Hard Rock Was Hard Hit By Katrina

Published: Jun. 1, 2006 at 6:35 PM CDT|Updated: Jun. 2, 2006 at 12:12 PM CDT
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Chase Bradford remembers the buzz. The human resources employee was inside Hard Rock Biloxi when nostalgic music momentos were being hung around the resort.

"It was perfect. It was ready to be opened," she said nine months later.

And then, on the eve of Hard Rock's unveiling, the unthinkable happened.

"Nobody got to see it," project manager Karl Bulot mumbled. "Nobody got to see it."

A monstrous hurricane slammed into the $235 million resort. Bradford had trouble coming up with words to describe her disappointment.

"Last time we saw it, it was a brand new building. It looked perfect. And then, this is what you came back to," she said.

Hard Rock executives have pictures from the storm. They show the damage that covered virtually every inch of the resort.

"This right here is the actual still water mark," Bulot said, pointing to a window next to the hotel's check in counter.

The counter is on Hard Rock's second floor -- almost 25 feet above sea level. It wasn't just water that swamped the property. Mud and muck made everything a mess.

"It's a lot of total disbelief like Chase had said earlier," said Bulot. "You've gotta start over."

First, contractors must haul off the twisted steel, and broken slot machines that buckled under Katrina's fury. In about 60 days, the toppled casino barge will be scrapped. It will be replaced by sturdier cement pilings that should be able to withstand the next storm.

"We're going to build back as good, if not better," Bulot bragged.

Hard Rock's new target opening date is July, 2007.

As Mac Cowand found out, the damage wasn't confined to waterfront properties.

"I can say this. Hurricane Katrina did not discriminate. It got everybody," the Waveland police officer said.

On August 29, everybody included Cowand's entire department.

"To see white caps in the parking lot, white caps over in the other parking lot, and the wind beating you with the rain, you wonder is this a dream," he said.

If it was a dream, it was the worst possible dream anybody in Waveland or Hancock County could remember.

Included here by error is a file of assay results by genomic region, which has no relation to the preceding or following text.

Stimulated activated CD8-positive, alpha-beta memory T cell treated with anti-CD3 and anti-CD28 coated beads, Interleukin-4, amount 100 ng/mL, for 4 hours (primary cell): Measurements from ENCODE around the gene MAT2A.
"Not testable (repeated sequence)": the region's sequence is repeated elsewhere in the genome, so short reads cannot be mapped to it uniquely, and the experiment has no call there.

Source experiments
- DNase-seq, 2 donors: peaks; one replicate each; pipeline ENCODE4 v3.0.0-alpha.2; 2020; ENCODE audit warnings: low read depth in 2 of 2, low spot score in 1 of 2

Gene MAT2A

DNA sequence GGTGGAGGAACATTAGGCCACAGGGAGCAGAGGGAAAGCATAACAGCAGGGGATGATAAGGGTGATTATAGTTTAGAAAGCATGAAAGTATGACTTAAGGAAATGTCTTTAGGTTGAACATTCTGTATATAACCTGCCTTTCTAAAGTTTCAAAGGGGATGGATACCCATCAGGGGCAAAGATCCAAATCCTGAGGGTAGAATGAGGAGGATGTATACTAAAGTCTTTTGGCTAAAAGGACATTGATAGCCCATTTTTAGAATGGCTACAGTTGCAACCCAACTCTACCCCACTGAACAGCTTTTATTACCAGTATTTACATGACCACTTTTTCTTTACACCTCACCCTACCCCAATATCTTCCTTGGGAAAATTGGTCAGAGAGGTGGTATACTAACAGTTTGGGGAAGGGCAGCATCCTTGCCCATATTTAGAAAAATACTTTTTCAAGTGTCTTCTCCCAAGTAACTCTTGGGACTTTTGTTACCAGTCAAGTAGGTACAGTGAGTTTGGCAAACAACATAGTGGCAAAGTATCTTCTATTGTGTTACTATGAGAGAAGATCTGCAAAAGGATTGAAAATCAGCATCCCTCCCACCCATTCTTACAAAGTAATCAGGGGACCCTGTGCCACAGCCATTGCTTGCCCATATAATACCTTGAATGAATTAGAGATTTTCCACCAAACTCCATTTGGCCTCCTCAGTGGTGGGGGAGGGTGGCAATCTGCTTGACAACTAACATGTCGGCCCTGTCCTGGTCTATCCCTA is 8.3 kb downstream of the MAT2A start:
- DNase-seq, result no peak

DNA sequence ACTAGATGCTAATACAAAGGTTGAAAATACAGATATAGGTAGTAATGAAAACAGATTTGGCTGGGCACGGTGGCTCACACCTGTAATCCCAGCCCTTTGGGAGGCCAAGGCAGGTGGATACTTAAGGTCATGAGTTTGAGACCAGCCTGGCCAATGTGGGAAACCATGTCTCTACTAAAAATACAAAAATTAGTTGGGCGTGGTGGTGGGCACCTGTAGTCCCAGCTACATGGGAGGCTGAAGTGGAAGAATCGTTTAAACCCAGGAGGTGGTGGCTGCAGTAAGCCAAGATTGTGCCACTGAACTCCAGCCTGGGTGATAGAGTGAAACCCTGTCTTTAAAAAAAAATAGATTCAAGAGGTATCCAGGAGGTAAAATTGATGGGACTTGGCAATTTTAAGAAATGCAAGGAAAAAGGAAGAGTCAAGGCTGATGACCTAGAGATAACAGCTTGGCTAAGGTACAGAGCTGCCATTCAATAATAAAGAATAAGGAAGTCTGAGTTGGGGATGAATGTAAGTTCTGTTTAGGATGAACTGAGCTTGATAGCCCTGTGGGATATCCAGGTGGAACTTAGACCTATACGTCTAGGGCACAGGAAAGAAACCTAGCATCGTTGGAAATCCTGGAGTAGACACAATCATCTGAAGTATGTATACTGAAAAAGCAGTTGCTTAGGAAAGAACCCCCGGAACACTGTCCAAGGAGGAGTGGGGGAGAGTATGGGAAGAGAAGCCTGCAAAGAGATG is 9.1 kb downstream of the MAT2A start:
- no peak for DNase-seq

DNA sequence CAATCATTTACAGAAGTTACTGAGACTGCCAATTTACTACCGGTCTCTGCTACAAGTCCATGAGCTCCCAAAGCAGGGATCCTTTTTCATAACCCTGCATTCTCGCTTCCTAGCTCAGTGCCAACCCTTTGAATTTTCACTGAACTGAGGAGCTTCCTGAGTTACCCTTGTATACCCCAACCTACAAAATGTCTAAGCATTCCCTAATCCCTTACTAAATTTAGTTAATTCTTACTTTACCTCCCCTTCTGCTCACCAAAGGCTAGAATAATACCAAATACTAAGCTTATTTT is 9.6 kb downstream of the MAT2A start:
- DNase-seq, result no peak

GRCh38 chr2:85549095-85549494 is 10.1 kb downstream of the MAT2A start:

Lt. Cowand often scratches his head in disbelief, amazed at how a Highway 90 police department could sustain so much damage.

"Your patrol car that you parked right in the front like that is turned around and floating with the tail end of it up," he remembered.

For Waveland's police force, the last nine months haven't been easy. Almost a dozen officers turned in their badges. The ones who stayed are working out of two trailers.

"You deal with it," said the lieutenant. "You're trained, you just focus on what's the next step, how are you going to get out of this."

The Waveland lieutenant is patiently waiting for new officers to arrive, so the city's post Katrina fleet of squad cars can be sent out on patrol.

"It's been slow, slower than I thought it should be," he said.

Just about everybody in south Mississippi has had to wait at one time or another since the hurricane. In Jackson County for instance, the wait for a long time had to do with hurricane debris removal. Jackson County supervisors changed clean up teams in the middle of the clean up process. Since then, more than 90% of the hurricane debris has been removed from the area. Five point five million cubic yards of debris have been hauled out of Jackson County.

As for what got destroyed by Katrina, the updated estimate is that 1,500 Jackson County homes were completely wiped out. And 10,000 apartment dwellers and property owners around the county turned to FEMA to try to find a temporary place to call home.

Over in Long Beach, the home destruction number is more than 500. And that list includes Guy Woodward's house.

"I never thought I would be rebuilding," he said while standing on a recently cleared property.

Woodward has no choice. And neither do any of his 11 relatives. They all live in the same two block area near 4th Street. They all have homes damaged or destroyed by Katrina. And they all vow to rebuild, so they can stay together as a family in Long Beach.

"It's something that we decided," Woodward said. "We've gotta come back here. It's home."

by Brad Kessie